After the 3 months are over: Until 10 p.m.
|6:01 a.m. to 10:59 p.m.||5:01 a.m. to 12:59 p.m.|
|Who must accompany you in the car||Licensed driver 21 or older||Licensed driver 21 or older, unless you’re driving to or from work||Licensed driver 21 or older, unless you’re driving to or from work|
|How long you have to hold license||Minimum of 1 year or until 18th birthday, whichever comes first||N/A||N/A|
|Other requirements||50 hours of supervised driving, including 10 hours of nighttime driving||N/A||N/A|
Insurance companies in Florida can legally take credit scores and gender into account when determining rates. Unfortunately, this means that people with poor credit and men pay more for car insurance, all else being equal.
If a company wants to cancel your insurance policy midterm, they have 45 days to notify you before the policy expires, or 10 days if they are canceling due to nonpayment. For non-renewals at the end of your policy, the company has 45 days to alert you before the expiration date6.
In Florida, a car with repair costs of 80 percent or more of their actual market value will be considered a total loss. If you have collision or comprehensive coverage, you’ll get reimbursed for your car’s actual market value, as it’s not worth repairing.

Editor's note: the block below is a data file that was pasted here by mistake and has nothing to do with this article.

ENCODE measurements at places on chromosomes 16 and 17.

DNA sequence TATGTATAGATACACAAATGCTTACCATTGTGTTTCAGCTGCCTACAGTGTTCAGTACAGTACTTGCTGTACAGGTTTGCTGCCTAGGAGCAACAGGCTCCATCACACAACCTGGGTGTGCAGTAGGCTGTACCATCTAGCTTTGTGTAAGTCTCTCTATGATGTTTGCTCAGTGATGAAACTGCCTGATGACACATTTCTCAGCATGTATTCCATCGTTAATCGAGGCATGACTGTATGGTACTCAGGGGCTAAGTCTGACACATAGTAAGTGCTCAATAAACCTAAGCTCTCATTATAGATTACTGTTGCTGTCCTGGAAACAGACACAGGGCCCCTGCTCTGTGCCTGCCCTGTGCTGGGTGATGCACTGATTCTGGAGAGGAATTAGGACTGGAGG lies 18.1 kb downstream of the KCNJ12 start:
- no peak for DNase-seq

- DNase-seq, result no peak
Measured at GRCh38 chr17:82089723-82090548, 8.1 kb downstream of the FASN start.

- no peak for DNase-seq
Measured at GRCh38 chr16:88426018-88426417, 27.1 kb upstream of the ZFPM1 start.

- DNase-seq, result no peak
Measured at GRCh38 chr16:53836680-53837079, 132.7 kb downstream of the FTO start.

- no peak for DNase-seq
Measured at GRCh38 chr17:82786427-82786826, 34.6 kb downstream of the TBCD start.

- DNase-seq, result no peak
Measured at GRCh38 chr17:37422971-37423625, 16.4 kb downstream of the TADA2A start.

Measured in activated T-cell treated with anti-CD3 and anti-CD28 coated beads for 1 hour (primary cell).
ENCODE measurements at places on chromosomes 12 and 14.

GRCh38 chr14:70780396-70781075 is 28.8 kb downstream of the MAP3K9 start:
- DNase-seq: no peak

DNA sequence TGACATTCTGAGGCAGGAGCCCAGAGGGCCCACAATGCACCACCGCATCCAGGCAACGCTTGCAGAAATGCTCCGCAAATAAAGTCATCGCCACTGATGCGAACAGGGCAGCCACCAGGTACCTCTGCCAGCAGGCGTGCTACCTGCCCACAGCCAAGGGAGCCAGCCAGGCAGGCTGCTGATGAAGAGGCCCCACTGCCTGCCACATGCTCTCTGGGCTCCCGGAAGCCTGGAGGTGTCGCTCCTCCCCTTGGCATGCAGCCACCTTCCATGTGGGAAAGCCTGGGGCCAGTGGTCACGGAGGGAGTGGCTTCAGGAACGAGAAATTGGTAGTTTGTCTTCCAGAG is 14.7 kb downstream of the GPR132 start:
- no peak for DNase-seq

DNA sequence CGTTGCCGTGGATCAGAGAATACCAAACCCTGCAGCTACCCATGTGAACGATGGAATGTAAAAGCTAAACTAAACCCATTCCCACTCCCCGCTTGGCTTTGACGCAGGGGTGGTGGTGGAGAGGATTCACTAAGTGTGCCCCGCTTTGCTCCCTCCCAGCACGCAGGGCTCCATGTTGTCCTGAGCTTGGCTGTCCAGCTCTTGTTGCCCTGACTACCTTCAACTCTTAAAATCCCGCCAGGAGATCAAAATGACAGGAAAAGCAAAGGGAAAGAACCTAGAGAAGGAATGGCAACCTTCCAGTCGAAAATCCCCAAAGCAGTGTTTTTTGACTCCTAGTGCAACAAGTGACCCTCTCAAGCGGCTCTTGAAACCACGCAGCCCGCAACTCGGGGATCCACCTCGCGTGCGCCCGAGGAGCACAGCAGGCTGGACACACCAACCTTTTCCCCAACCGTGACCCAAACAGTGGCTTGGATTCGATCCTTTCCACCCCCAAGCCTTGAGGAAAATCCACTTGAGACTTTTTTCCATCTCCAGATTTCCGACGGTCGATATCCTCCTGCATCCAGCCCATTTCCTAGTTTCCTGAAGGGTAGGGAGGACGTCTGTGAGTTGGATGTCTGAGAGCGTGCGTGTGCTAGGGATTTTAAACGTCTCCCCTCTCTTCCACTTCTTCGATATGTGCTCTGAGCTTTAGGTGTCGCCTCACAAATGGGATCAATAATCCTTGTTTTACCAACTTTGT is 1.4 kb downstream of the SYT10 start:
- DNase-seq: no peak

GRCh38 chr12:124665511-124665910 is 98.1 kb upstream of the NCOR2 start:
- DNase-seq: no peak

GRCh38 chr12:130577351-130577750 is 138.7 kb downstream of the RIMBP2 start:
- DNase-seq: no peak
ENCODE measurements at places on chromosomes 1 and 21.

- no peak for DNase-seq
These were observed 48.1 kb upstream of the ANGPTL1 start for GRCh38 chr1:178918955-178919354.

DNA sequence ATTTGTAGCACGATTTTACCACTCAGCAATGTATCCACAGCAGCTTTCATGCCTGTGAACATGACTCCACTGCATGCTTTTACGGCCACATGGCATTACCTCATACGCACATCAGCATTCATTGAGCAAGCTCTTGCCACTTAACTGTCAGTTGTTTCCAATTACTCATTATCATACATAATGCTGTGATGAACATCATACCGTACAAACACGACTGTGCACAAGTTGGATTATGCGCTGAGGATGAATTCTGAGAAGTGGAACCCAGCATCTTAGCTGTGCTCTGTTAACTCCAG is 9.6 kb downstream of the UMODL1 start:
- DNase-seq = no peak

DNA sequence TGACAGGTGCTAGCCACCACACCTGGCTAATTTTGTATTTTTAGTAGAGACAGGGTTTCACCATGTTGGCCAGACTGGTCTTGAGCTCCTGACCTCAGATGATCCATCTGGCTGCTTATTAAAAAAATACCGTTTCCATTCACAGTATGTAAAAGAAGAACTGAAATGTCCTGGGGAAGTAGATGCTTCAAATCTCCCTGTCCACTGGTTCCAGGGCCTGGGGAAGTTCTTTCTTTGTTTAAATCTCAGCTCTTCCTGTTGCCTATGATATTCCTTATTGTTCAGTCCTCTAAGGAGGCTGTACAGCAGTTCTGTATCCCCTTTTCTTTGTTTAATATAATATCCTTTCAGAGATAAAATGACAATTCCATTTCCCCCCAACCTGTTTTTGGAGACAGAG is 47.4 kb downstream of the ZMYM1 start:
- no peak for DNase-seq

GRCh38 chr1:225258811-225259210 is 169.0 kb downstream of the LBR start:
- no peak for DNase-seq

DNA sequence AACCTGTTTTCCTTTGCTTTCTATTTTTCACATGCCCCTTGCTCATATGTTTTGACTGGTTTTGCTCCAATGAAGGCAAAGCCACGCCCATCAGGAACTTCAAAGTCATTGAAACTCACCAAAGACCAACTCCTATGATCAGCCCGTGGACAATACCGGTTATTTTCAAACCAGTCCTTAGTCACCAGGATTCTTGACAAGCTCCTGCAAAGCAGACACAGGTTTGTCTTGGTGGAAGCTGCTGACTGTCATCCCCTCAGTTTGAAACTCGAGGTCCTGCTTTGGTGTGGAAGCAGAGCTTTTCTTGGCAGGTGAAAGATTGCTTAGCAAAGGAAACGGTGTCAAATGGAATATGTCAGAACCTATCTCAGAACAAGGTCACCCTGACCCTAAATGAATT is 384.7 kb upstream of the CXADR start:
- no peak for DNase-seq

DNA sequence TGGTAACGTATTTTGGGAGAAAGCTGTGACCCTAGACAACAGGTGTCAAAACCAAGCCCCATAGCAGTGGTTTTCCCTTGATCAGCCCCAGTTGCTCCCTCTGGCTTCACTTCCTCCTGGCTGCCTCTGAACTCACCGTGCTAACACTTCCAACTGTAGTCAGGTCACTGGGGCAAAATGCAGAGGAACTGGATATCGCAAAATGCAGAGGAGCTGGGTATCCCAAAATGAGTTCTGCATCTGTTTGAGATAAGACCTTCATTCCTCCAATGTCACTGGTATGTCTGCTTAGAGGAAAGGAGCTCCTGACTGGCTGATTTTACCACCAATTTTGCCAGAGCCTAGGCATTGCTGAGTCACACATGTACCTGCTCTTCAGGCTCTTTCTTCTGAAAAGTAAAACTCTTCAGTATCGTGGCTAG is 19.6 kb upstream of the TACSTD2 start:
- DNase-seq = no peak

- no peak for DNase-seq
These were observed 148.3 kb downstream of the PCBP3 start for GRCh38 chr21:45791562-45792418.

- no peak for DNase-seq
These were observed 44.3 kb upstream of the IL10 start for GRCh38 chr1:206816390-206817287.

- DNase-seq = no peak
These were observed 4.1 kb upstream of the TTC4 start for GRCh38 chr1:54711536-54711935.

First and foremost, you’ll need car insurance to register a car in Florida. Here is some more information you should know.
To register your car the first time, you’ll need the following:
You can renew your registration for one to two years up to three years before it expires, either online or in the mobile app.
If you let your car registration expire, you’ll be responsible for delinquent fees.
|License tax||Delinquent fee|
|Up to $25||$5|
|$600.01 and higher||$250|
Although uninsured motorist coverage isn’t a requirement in Florida, car insurance companies must offer it to you to satisfy the law.
In Florida, a whopping 20 percent of drivers are uninsured. In other words, it’s estimated that in Florida, 1 in 5 drivers — about 3.17 million people — are uninsured. Florida ranks sixth in the nation for the highest percentage of uninsured drivers; its rate is 39 percent higher than the national average of 12 percent7.
It’s no secret that driving in Florida is expensive and dangerous, with many uninsured drivers lurking. That’s why it’s important to get full coverage car insurance, not just the minimum the state requires. Paying more in premiums now means paying less later if you’re involved in an accident.
2018/2019 Auto Insurance Database Report. NAIC. (2022).
The 2021 Florida Statutes. Online Sunshine. (2022).
DUI Frequently Asked Questions. FLHSMV. (2022).
Get Your Car Inspected: Find an Inspection Site. Carco. (2022).
Seat Belts. GHSA. (2022). https://www.ghsa.org/state-laws/issues/Seat%20Belts?state=Florida
2017 Florida Statutes. The Florida Senate. (2022). https://www.flsenate.gov/laws/statutes/2017/627.728
One in Eight Drivers Uninsured. Internet Research Council. (2022). https://www.insurance-research.org/sites/default/files/downloads/UM%20NR%20032221.pdf